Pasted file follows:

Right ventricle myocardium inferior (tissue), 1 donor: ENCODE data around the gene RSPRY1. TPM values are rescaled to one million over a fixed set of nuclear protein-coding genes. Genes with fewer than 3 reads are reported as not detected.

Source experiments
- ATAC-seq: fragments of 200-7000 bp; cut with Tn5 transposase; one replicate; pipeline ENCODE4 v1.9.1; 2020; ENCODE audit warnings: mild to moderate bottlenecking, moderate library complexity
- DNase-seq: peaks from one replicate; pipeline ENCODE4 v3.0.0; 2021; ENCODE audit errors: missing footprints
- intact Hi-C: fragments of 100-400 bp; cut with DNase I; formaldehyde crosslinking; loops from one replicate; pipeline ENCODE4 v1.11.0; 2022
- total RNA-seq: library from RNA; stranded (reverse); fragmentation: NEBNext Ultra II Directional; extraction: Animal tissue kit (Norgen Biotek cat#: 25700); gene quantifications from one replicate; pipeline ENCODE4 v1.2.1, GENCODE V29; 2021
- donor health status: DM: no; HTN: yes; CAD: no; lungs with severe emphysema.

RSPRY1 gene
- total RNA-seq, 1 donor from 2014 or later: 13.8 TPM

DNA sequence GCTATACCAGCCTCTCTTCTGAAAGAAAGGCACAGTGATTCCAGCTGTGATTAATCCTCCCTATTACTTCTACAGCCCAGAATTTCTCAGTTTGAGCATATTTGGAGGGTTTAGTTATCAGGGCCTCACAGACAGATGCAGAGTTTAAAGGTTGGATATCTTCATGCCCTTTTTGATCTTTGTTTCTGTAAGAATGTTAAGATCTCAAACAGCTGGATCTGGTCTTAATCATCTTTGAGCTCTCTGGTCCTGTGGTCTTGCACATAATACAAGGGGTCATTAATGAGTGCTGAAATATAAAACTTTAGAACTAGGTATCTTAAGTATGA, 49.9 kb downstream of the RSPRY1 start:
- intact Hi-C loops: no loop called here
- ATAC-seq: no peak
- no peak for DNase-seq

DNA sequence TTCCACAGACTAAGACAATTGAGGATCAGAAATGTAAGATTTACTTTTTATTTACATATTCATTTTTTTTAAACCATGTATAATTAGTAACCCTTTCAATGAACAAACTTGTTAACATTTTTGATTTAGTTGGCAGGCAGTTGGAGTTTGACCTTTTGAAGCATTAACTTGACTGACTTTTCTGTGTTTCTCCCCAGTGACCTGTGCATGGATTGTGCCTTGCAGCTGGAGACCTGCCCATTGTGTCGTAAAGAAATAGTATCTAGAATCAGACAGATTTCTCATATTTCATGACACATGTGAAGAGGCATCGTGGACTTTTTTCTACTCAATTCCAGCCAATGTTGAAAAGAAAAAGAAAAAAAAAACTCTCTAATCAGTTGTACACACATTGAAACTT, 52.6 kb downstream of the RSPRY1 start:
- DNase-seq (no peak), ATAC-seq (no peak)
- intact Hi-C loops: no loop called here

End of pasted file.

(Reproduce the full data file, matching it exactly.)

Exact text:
Right ventricle myocardium inferior (tissue), 1 donor: ENCODE data around the gene RSPRY1. TPM values are rescaled to one million over a fixed set of nuclear protein-coding genes. Genes with fewer than 3 reads are reported as not detected.

Source experiments
- ATAC-seq: fragments of 200-7000 bp; cut with Tn5 transposase; one replicate; pipeline ENCODE4 v1.9.1; 2020; ENCODE audit warnings: mild to moderate bottlenecking, moderate library complexity
- DNase-seq: peaks from one replicate; pipeline ENCODE4 v3.0.0; 2021; ENCODE audit errors: missing footprints
- intact Hi-C: fragments of 100-400 bp; cut with DNase I; formaldehyde crosslinking; loops from one replicate; pipeline ENCODE4 v1.11.0; 2022
- total RNA-seq: library from RNA; stranded (reverse); fragmentation: NEBNext Ultra II Directional; extraction: Animal tissue kit (Norgen Biotek cat#: 25700); gene quantifications from one replicate; pipeline ENCODE4 v1.2.1, GENCODE V29; 2021
- donor health status: DM: no; HTN: yes; CAD: no; lungs with severe emphysema.

RSPRY1 gene
- total RNA-seq, 1 donor from 2014 or later: 13.8 TPM

DNA sequence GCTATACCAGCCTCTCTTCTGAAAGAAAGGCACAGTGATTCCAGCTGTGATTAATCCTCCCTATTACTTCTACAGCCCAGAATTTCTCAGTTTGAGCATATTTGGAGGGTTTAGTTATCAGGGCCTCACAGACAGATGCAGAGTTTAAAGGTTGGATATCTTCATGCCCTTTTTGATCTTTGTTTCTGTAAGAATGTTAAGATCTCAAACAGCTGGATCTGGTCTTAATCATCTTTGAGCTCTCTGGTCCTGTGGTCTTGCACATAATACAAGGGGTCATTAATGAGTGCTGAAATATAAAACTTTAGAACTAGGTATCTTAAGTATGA, 49.9 kb downstream of the RSPRY1 start:
- intact Hi-C loops: no loop called here
- ATAC-seq: no peak
- no peak for DNase-seq

DNA sequence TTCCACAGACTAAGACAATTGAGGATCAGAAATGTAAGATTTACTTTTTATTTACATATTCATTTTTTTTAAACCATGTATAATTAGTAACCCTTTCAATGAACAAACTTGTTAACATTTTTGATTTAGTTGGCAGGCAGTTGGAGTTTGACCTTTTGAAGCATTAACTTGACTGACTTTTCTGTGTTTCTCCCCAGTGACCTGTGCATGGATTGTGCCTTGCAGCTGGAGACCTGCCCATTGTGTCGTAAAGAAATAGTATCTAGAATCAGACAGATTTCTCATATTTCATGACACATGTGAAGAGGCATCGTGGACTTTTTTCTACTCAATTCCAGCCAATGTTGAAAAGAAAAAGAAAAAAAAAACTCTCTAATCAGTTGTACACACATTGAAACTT, 52.6 kb downstream of the RSPRY1 start:
- DNase-seq (no peak), ATAC-seq (no peak)
- intact Hi-C loops: no loop called here